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STA response to RHI announcements

Comment on DECC's announcements on the Renewable Heat Incentive from STA CEO Paul Barwell.

Commenting on DECC’s announcements on the Renewable Heat Incentive (RHI), STA CEO Paul Barwell said:

“While this latest delay to the domestic RHI is undoubtedly an enormous disappointment to the solar thermal industry, we remain committed to working constructively with DECC to ensure that there is no further slippage. We must ensure that a successful domestic RHI is finally launched next spring.”

The STA understands that DECC intends to make a definitive announcement in the summer covering the tariff levels, the deeming methodology, the eligibility criteria and the treatment of legacy installations. It is extremely important that DECC quickly provide certainty to the market in this way to reduce the negative impact of this most recent delay. Customers would then have confidence to make a purchasing decision safe in the knowledge that they will qualify.

Paul Barwell continues:

“DECC also announced that the Renewable Heat Premium Payments (RHPP) would be extended for another year, but we call on DECC to double the value of these RHPP payments for solar thermal as an interim measure to show commitment and support to the heat sector. We need a boost for our UK manufacturers and installers so that we have a strong supply chain ready for the introduction of the RHI next year. Increasing the solar thermal RHPP from £300 to £600 would not cost any more as install rates have halved since the peak in 2010.”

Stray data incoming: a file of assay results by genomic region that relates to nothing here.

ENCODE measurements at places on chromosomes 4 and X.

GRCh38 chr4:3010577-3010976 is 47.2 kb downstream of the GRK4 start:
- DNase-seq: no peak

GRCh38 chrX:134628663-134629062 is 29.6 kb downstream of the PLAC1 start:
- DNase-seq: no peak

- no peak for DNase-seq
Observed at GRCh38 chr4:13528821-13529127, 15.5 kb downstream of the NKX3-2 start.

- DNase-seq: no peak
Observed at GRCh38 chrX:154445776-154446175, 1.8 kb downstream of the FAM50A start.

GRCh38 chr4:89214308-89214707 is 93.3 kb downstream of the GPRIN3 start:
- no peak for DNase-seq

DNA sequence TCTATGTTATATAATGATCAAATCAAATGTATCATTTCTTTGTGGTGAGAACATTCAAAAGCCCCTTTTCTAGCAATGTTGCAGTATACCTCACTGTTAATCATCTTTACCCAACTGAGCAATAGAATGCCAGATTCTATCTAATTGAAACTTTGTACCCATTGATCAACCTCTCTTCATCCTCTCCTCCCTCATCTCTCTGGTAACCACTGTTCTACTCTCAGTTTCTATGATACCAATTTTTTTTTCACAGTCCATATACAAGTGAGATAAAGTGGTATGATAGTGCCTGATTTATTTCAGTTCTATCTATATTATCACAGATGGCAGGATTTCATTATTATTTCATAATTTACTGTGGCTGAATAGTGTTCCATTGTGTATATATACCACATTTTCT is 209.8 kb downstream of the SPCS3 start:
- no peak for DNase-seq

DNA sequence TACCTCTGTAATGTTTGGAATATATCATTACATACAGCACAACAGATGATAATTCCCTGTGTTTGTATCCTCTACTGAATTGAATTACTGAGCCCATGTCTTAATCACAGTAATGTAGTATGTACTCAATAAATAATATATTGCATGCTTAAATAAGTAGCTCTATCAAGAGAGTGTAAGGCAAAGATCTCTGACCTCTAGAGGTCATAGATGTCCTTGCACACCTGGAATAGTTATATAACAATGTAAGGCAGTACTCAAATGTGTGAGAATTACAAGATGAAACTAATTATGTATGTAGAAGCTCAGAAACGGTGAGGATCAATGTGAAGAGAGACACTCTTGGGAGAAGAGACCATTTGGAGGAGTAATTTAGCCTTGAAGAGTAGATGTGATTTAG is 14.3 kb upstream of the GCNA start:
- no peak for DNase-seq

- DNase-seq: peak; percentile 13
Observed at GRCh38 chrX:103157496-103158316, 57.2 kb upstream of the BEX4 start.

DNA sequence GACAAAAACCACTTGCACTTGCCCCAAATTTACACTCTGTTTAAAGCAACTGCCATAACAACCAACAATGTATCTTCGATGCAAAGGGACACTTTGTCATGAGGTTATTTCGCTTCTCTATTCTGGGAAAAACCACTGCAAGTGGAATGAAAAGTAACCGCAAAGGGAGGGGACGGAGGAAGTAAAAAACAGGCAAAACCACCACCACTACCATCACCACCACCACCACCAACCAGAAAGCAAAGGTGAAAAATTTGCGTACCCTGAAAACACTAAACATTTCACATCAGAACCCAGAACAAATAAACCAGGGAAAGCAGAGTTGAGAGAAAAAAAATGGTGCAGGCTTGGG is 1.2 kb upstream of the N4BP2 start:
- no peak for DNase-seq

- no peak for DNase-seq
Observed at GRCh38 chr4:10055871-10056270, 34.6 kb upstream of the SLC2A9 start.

Stuart Elmes, chair of the STA Solar Thermal Working Group, said:

“The announcement of a review of the tariffs for the commercial RHI seems unlikely to improve deployment rates for solar thermal unless the so-called ‘value for money cap’ is reconsidered. The STA has suggested that the tariff period be shortened for solar thermal to make it more attractive, and we will continue to press DECC for a commercial RHI that works for solar thermal.

“Solar thermal has a significant role to play in commercial buildings with a demand for low temperature heat, buildings such as hospitals, hotels, swimming pools, food processing plants and educational residences.”


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